Leading the way is Tom Cruise, who frankly looks a bit bored and tired in his fourth appearance as IMF secret agent Ethan Hunt, with his face permanently stuck in an “I’m gettin’ too old for this shit” position. Cruise’s ambivalence is incorporated into the film nicely, though, particularly with the help of a running gag about the repeatedly failings of their top-of-the-technology and things not going as planned. Rounding out the team of IMF good guys are Simon Pegg as the resident computer geek and comic relief, Paula Patton as the lone woman on the team, and Jeremy Renner as a sort of Ethan Hunt-in-training, on the reay should Cruise ever feel the need to leave the franchise.
The narrative is an old Cold War standby. A nefarious figure code-named “Cobalt” is trying to instigate nuclear war. This involves framing the U.S. for a terrorist attack on the Kremlin and launching stolen nuclear missiles. The sticky political situations initiates “Ghost Protocol,” which just means Ethan Hunt’s team is left on their own to save the world, instead of getting the usual bang-up assistance they get from IMF headquarters. There are stolen launch codes which need to be found, assassins which need to be dealt with, and databases that need hacked into. All standard sorts of things.
The real star of this film is the fantastically directed and almost non-stop action. The film starts with a chaotic prison riot orchestrated by Hunt’s IMF team to break him out of a Moscow prison. Following that is a sequence in which the team breaks into the Kremlin, a breathtaking heist and switcheroo in and on top the Burj Khalifa in Dubai, the infiltration of a server room at a fancy party in Mumbai, and a surprisingly exciting showdown in parking garage. Bird injects all these sequences with a compelling mixture of humor and tension, resulting in a string of grin-inducing spy antics.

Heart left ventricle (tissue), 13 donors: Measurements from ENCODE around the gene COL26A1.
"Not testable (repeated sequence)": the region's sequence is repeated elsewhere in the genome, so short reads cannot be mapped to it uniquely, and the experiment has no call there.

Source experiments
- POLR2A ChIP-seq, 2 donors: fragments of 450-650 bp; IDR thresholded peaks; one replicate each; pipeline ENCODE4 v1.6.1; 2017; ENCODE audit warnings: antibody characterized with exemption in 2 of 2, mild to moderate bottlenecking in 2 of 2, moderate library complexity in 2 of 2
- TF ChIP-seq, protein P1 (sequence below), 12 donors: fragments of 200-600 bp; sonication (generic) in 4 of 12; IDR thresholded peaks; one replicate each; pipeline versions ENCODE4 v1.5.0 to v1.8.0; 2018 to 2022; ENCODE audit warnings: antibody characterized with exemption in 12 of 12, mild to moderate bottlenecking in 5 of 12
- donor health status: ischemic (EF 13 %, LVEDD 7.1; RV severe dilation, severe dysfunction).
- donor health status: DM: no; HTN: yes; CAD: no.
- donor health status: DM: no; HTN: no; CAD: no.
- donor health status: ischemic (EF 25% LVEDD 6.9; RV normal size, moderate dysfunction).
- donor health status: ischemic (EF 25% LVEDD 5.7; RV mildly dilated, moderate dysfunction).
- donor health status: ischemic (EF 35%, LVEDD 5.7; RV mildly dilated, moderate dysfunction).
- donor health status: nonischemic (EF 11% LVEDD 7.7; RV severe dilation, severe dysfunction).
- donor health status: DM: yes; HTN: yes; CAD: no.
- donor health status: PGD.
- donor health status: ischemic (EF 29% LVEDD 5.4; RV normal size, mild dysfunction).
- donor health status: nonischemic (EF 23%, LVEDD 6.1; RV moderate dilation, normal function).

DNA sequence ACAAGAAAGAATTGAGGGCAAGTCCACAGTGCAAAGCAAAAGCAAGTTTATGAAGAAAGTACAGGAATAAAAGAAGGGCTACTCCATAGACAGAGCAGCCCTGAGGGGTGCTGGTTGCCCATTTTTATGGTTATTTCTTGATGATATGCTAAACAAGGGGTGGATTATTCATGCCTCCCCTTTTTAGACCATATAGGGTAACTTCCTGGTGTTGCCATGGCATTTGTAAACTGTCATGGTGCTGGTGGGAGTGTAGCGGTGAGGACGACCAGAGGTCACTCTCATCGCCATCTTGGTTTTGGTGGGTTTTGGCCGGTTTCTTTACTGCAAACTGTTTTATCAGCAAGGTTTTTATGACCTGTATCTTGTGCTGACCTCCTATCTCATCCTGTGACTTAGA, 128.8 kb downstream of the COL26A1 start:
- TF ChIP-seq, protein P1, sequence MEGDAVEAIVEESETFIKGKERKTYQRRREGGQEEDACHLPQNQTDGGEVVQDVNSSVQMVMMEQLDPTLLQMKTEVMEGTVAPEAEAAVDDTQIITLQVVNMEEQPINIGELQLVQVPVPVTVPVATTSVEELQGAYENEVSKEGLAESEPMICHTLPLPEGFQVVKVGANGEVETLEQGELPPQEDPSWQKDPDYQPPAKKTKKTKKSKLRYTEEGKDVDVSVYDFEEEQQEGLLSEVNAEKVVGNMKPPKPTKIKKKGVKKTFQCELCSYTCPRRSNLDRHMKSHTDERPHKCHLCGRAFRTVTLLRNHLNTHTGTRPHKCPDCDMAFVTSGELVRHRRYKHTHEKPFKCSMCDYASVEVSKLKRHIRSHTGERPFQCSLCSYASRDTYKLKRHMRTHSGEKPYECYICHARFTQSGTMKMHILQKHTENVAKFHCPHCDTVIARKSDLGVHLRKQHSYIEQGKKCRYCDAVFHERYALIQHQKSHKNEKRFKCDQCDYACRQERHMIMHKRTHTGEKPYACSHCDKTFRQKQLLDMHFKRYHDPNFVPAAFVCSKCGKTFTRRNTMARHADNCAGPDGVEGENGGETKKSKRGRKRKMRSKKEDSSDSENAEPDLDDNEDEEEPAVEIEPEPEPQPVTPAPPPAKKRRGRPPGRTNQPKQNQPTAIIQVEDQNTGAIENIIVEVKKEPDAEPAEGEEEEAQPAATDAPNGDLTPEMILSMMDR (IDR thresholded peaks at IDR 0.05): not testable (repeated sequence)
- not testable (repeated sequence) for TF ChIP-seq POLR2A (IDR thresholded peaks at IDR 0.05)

Nothing about “Ghost Protocol” is transformative or groundbreaking, but it is satisfying nonetheless. Brad Bird knows how to entertain. With virtually no screen time wasted, it is a clinic in efficient storytelling with no ambiguity about what it hopes to accomplish. It is just a straight-forward, no frills spy thriller with quality ingredients and cooked to perfection. If that sort of thing is the kind of thing you are looking for, than this is the thing for you.
A weird, incomprehensible, idiotic, and wonderful mess of a film.
The “so bad its good” movie is one of the stranger phenomena in film. I’m not sure when exactly ironic love for movies began, but I’m even more perplexed by what that kind of love really means. It is sort of like watching an overweight, uncoordinated middle-aged guy attempt to dunk a basketball but fall flat on his face while missing the dunk. (All the better if a trampoline is involved.) It is mostly hilarious, watching that guy look so inept while falling short of his goals, but there is a bit of sadness mixed in with the laughter. It is a condescending kind of love, because we are sort of celebrating failure, but that love is nonetheless sincere. We are genuinely grateful that the guy attempted to dunk in the first place.
Like most metaphors, this one is imperfect. A bad film happens not by clumsiness but a series of deliberate, and poor choices. So in “Road House,” for example, someone chose to include a bit of dialogue explaining that Patrick Swayze’s character Dalton (no last name), despite being a careerist bar bouncer, went to N.Y.U. where he studied Philosophy. (“You know, the meaning of life and all that shit.”) Another line of dialogue in comes from a chief lackey for the bad guy who says to Dalton, “I used to fuck guys like you in prison.” Someone wrote or improvised that dialogue and someone else approved their inclusion in the final cut. I’ve probably never heard a more delightfully absurd character detail nor a more psychotic and insane combination of self-aggrandization and threat. (I mean that guy was proud of what he did in prison.) What measure of madness and brilliance prompted those choices? These snippets are some of the only scraps of information we get into these characters backstories, yet they hardly explain their bizarre decisions and the baffling situations they find themselves in.
This isn’t a film that is all that interested in its characters. Even “Zen and the Art of Nightclub Bouncing” Dalton is a facsimile of a more traditional action protagonist, with his painful past and vaguely-defined Eastern spirituality which medicates it. Taking shortcuts with characterization is an old standard with action films, but usually the payoff is…action. “Road House” has mostly a dearth of action, with the occasional brief and bloody confrontation thrown in to give us just a little taste. (Someone gets their throat ripped out in this movie. Their throat!) Even the final confrontation offers little of the thrills which the film relentlessly builds to.